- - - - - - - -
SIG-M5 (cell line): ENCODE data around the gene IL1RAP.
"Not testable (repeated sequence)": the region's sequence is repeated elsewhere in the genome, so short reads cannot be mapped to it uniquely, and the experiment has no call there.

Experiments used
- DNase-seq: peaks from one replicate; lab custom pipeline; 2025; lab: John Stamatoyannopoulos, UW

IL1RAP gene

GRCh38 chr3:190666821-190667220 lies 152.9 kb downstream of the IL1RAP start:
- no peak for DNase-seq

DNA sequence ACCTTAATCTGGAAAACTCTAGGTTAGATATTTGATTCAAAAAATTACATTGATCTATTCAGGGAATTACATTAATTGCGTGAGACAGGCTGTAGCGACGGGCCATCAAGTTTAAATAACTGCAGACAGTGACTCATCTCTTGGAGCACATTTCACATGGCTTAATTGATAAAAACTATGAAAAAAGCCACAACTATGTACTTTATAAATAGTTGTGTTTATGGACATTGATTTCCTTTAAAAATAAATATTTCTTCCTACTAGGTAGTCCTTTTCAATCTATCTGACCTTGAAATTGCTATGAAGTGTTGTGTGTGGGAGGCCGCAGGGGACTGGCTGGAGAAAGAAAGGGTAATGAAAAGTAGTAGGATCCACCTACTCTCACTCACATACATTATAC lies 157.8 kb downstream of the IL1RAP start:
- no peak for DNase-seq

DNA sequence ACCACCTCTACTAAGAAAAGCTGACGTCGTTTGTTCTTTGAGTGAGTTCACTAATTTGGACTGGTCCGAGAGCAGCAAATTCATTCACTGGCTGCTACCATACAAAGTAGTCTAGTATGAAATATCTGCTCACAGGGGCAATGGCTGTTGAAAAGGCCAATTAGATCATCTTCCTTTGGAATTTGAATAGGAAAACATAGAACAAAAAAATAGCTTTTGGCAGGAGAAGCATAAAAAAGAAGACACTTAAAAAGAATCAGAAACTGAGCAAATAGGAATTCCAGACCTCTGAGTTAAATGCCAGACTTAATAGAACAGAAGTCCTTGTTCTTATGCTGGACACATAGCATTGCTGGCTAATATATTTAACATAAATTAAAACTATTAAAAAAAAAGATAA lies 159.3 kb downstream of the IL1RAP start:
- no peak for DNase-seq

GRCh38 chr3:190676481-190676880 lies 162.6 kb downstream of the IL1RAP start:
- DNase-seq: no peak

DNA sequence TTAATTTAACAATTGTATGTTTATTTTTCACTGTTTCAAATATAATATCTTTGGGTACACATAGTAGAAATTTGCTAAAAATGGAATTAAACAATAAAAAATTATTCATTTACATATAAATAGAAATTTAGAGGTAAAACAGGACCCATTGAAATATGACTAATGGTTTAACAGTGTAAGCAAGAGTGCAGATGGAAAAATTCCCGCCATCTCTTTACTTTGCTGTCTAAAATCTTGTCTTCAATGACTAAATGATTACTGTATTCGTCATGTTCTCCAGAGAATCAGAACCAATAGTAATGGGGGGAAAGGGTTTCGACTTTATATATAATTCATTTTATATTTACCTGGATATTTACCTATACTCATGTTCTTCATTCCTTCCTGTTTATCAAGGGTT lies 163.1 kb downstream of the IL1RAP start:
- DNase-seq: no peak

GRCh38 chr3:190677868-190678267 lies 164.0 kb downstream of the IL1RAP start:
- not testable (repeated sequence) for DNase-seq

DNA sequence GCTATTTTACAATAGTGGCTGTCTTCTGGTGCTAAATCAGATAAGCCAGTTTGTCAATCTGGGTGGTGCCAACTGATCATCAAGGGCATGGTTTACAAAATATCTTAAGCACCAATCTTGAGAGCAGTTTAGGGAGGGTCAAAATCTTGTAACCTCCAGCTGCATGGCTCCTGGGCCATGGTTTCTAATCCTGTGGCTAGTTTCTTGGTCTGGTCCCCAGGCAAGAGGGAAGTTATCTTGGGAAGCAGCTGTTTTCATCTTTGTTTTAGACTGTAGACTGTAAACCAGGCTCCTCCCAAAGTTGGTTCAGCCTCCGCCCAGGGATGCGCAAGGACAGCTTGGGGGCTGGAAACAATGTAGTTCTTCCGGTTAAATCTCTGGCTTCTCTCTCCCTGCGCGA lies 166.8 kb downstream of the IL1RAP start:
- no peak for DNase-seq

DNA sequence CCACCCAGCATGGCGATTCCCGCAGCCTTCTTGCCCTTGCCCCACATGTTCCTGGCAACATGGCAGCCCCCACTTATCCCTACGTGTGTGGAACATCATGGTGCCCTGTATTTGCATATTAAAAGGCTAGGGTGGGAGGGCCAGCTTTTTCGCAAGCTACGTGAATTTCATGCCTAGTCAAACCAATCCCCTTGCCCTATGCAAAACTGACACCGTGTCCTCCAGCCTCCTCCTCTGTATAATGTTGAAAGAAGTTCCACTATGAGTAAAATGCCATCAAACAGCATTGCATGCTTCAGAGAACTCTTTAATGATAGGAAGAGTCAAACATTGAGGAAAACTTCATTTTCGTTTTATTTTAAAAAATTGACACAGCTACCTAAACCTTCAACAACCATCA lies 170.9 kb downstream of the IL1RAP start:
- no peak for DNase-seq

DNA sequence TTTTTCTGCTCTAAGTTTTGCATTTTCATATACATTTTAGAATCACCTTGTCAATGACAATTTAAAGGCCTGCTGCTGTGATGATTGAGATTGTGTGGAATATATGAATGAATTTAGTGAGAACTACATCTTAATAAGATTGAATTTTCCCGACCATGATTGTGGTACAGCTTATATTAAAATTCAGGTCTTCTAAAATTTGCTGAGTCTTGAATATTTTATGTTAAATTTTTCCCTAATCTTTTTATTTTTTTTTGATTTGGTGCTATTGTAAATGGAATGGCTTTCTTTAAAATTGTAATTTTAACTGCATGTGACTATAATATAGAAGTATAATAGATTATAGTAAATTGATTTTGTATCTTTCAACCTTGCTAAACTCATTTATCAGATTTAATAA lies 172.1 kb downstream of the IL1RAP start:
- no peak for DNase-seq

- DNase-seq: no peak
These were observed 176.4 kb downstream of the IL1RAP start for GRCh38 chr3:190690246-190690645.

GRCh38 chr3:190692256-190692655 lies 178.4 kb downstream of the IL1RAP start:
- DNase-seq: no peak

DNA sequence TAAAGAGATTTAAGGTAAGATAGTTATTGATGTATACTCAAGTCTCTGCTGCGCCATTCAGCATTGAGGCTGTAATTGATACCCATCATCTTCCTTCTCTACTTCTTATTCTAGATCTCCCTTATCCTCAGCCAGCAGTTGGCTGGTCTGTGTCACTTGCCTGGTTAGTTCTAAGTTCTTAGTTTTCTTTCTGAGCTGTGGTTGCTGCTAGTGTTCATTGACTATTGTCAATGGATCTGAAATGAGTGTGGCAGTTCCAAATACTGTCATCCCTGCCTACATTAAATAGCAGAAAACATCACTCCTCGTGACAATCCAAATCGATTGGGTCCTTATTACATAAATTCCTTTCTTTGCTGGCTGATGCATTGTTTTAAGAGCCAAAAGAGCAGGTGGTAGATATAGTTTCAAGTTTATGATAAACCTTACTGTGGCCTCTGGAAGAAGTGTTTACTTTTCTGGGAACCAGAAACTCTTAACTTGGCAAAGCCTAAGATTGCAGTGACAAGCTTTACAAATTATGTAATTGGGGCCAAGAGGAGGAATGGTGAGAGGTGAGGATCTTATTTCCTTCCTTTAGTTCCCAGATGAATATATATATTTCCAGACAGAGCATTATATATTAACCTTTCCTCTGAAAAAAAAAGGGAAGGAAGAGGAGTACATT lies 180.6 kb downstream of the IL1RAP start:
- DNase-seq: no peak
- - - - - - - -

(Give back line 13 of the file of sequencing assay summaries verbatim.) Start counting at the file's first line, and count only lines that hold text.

- DNase-seq: no peak